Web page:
This is a member of the squash family that is eaten as a vegetable. Chayote (pronounced chi-YO-tay), originated in southern Mexico and Central America, grows on a vine and is about the size and shape of a very large pear. Nutritionally, the fruit is a good source of vitamin C, beta-carotene, calcium, potassium, and is a good source of fiber. A medium-sized chayote has only about 50 caloriWith a fairly smooth skin that is creamy-white or light green, chayotes have white mild-tasting flesh that surrounds one soft seed. Usually weighing between eight ounces to three pounds, they range in length from three to eight inches. Typically, you’ll find the smaller ones throughout the year at the supermarket, produce stand or farmers market. Look for those that are small, firm and unblemished.
To prepare – regardless of the method you choose – simply wash the chayote and remove the seed. There is no need to remove the skin because it is edible.
Basically this can be prepared in any way suitable for summer or winter squash. Besides eating it raw in salads or including it on fresh vegetable trays, it can be fried, baked, broiled, sautéed, steamed, mashed or microwaved. It can be used as an ingredient in soups and stews. You can also stuff chayote with a mixture of seasoned ground meat and bake it in the oven as a main dish. To serve it as a simple side dish, sauté small chunks with onions and fresh herbs.
Liquid coconut products are often confused, and they are not interchangeable. Once opened, these products should be refrigerated for a couple of days up to a week.
Coconut water: the liquid that is drained from a whole coconut.
Coconut milk and cream: made by pressing the thick, white flesh of a well-matured coconut. Some brands of coconut milk, such as Chao Koh and Mae Ploy, have thick coconut cream floating on top of the can.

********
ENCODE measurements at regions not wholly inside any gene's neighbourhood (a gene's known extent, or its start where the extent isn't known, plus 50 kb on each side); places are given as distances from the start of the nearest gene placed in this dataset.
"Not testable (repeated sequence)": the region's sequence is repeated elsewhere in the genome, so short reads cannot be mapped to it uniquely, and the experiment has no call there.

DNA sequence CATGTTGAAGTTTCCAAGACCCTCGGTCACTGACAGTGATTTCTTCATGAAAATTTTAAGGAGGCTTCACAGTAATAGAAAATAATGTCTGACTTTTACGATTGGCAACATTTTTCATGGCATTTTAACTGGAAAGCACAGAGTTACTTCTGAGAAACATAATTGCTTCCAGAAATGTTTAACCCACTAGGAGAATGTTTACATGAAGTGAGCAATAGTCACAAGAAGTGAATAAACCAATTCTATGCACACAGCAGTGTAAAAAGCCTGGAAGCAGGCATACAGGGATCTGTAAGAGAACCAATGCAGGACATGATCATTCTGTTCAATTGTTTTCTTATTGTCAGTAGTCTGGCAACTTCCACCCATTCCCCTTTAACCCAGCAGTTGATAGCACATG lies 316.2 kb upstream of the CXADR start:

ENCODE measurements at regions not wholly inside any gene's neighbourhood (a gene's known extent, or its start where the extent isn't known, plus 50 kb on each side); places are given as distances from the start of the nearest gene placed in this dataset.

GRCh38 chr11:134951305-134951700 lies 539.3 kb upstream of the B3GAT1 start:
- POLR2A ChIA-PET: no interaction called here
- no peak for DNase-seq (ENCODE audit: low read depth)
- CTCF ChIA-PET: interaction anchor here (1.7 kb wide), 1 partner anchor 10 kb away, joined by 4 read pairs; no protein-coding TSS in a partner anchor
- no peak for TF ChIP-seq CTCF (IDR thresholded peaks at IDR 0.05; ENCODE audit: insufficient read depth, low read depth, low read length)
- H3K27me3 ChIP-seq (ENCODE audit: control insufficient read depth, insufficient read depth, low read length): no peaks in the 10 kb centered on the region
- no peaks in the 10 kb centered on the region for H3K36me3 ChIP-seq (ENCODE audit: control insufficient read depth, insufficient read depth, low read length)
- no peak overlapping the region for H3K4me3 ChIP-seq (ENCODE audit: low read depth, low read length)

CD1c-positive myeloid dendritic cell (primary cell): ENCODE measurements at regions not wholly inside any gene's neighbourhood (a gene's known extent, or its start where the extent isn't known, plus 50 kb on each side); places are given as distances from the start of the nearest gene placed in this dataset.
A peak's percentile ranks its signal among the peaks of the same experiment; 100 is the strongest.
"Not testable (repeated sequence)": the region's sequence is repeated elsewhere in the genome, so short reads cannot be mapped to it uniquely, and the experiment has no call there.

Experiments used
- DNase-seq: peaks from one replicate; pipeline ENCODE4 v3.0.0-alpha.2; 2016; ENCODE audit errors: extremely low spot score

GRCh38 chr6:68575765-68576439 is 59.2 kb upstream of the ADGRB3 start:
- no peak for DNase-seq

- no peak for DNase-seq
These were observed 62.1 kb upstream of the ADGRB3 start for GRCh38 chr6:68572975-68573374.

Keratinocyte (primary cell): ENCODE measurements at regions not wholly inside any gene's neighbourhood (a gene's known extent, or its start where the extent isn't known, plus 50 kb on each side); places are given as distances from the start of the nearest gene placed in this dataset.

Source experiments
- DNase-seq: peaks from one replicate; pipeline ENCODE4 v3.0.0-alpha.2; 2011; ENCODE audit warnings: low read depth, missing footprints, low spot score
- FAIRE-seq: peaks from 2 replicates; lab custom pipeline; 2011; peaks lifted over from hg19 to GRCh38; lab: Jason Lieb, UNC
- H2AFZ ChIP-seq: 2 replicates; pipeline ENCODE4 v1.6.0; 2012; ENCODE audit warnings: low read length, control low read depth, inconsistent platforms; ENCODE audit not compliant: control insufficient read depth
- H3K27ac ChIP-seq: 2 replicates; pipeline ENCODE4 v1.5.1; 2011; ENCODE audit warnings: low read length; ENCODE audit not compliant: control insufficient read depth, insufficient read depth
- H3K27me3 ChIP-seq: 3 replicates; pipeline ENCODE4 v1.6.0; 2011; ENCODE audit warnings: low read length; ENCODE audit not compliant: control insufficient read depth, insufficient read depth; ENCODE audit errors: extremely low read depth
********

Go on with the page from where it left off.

Cream of coconut: is NOT coconut water, coconut milk or coconut cream. It is a sweetened product that is used for desserts and mixed drinks. You find it in the liquor department; try the Coco Lopez brand.
Peppercorns grow in clusters on an evergreen climbing vine native to the jungles of India’s Malabar Coast and in Indonesia and Brazil.
For black pepper, the clusters of berries are picked when not quite ripe, left in piles to ferment and then sun-dried for two or three more days until they are shriveled and nearly black. Black pepper has a biting, hot flavor suitable to season a huge variety of foods.
White pepper is derived from the fully ripened berries. The clusters are packed in bags and soaked in water to soften the outer coating so that it may be removed to reveal gray centers. The gray peppercorns are then naturally bleached to white by sun-drying. White pepper is more subtle in heat and useful in light colored dishes where black specks would be unappealing.
Green peppercorns are the least ripe and most immature form of the berry. When harvested the berries are either packed in weak brine or dried. You’ll find the brined ones in small cans or jars in the condiment section of the grocery store. Bite into one and you’ll get a short intense burst of flavor that is often described as piquant and fresh and with an aroma that is bright and lively.
French, Creole and Thai cooking are well known for their use of green peppercorns. They complement creamy sauces and vinaigrettes and can be an ingredient in dips for fresh vegetables.
A delicious cheese roll is made with green peppercorns. Drain a tablespoon of green peppercorns and mash them into a half cup of cream cheese. Next form the cheese into a ball or a cylinder and roll it in a mixture of finely minced fresh parsley and chives. Wrap the roll in plastic wrap and refrigerate. Serve the cheese roll with a variety of crackers.
Knowing that green peppercorns go well with fish, especially salmon, here is a recipe from the Internet (www.mediatinker.com).
Salmon Fillets with Green Peppercorn Sauce
- 1 tablespoon butter
- 3 shallots, finely chopped
- 1/4 cup white wine
- 6 tablespoons chicken stock
- 1/2 cup heavy cream
- 2 to 3 tablespoons green peppercorns in brine, rinsed (divided use)
- 4 salmon fillets
- oil for frying
Measure and rinse the brine from the peppercorns. Over medium heat, cook the shallots in butter until softened, but not browned, 1 to 2 minutes. Add the white wine and stock and bring to a boil to reduce liquid to one-fourth of the volume. Reduce heat, add the cream and half of the peppercorns, crushing the peppercorns with the back of the spoon as you add them. Cook over low heat for 5 minutes or until the sauce is slightly thickened; Strain the sauce. Stir in the remaining whole peppercorns.
Panfry the salmon in oil about 4 minutes, taking care not to overcook it. To serve, pour sauce over salmon. Add a simple rice pilaf and a steamed green vegetable for a delicious dinner. Expect compliments!
This article was originally published in an issue of Personal Chef Magazine, a publication for members of the United States Personal Chef Association.